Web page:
Hospitals given leeway in forming smallpox teams

Number of workers immunized could vary widely

Hospitals will have considerable leeway to make their own decisions about who and how many health care workers will be immunized for smallpox if the government moves ahead as expected and offers the vaccine to medical personnel.

The Centers for Disease Control and Prevention’s Advisory Committee on Immunization Practices (ACIP), recently recommended that about 510,000 key hospital workers should receive the vaccine nationally. The number is derived from estimating about 100 immunized for each of the nation’s 5,100 acute-care hospitals. However, the recommendation was made with the full expectation that the numbers of workers volunteering for vaccination could vary considerably from hospital to hospital.

"We intend that there be some flexibility," says John Modlin, MD, ACIP chairman. "It may very well be that it’s far better to leave the decision, in terms of the actual number of health care workers in any one hospital, up to not only the local public health authorities, but the people who are ultimately making the decisions in those hospitals themselves. They know their staff far better than we do."

ACIP recommended that the teams include health care workers who provide in-room medical care for the first few smallpox patients requiring hospital admission and those who would evaluate and manage patients who present to the emergency department (ED) with suspected smallpox. For the first seven to 10 days after patients with smallpox have been identified, this team would be hospital-based and provide care 24 hours a day, using eight- to 12-hour shifts. Nonessen-tial workers should be restricted from entering the rooms of patients with smallpox. ACIP recommends that smallpox hospital teams include:

  • ED staff, including both physicians and nurses
  • Intensive care unit staff, including physicians, nurses, and in hospitals that care for infants and children, this encompass pediatricians, pediatric intensivists, and pediatric ED physicians and nurses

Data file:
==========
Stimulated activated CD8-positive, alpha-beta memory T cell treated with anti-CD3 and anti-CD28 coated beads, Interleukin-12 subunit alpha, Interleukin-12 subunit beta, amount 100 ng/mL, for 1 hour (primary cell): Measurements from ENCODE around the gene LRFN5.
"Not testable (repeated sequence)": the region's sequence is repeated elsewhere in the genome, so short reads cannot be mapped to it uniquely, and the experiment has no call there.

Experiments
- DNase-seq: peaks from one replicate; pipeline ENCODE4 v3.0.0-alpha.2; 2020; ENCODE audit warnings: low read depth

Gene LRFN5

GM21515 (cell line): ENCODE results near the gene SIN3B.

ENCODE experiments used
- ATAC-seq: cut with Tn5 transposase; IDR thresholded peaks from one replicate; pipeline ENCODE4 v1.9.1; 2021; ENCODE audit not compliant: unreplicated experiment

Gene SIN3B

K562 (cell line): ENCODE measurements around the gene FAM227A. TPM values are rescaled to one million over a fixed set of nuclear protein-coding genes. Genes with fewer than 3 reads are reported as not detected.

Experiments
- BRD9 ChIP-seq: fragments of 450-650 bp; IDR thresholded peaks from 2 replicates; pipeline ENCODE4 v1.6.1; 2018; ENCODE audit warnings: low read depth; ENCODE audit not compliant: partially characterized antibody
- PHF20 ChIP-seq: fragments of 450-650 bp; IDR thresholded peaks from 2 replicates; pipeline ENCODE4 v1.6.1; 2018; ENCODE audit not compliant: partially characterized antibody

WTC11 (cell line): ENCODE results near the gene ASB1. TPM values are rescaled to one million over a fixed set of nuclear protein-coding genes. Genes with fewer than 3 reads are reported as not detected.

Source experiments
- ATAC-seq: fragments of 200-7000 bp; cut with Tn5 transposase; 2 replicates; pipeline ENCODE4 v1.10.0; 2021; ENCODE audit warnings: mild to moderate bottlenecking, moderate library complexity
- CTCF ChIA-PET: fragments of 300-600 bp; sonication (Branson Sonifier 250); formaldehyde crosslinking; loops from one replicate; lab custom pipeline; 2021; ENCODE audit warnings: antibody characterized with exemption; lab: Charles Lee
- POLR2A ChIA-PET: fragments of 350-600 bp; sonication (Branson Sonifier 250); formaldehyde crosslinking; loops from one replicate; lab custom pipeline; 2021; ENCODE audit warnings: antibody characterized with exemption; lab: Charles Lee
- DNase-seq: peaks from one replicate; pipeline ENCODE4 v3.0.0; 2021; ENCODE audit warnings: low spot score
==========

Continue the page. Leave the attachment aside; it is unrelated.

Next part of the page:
• General medical unit staff, including physicians, internists, pediatricians, obstetricians, and family physicians in institutions where these individuals are the essential providers of primary medical care
  • Medical house staff (i.e., selected medical, pediatric, obstetric, and family physicians)
  • Medical subspecialists, including infectious disease specialists, also may involve the creation of regional teams of subspecialists (e.g., local medical consultants with smallpox experience, dermatologists, ophthalmologists, pathologists, surgeons, anesthesiologists in facilities where intensivists are not trained in anesthesia) to deliver consultative services
  • Infection control professionals
  • Respiratory therapists
  • Radiology technicians
  • Security personnel
  • Housekeeping staff (e.g., those staff involved in maintaining the health care environment and decreasing the risk of fomite transmission).

Clinical laboratory workers are not included in the initial phase of pre-attack smallpox vaccination because the quantity of virus likely to be in clinical specimens of blood and body fluids is low. Consistent adherence to standard precautions and CDC protocols will prevent exposure to virus in clinical specimens. Although it is not recommended that emergency medical technicians (EMTs), as a group, be vaccinated in this first phase, individual hospitals may identify and include hospital-based EMTs (i.e., personnel who would be dispatched to transport patients with suspected smallpox) on their smallpox care teams, ACIP recommended.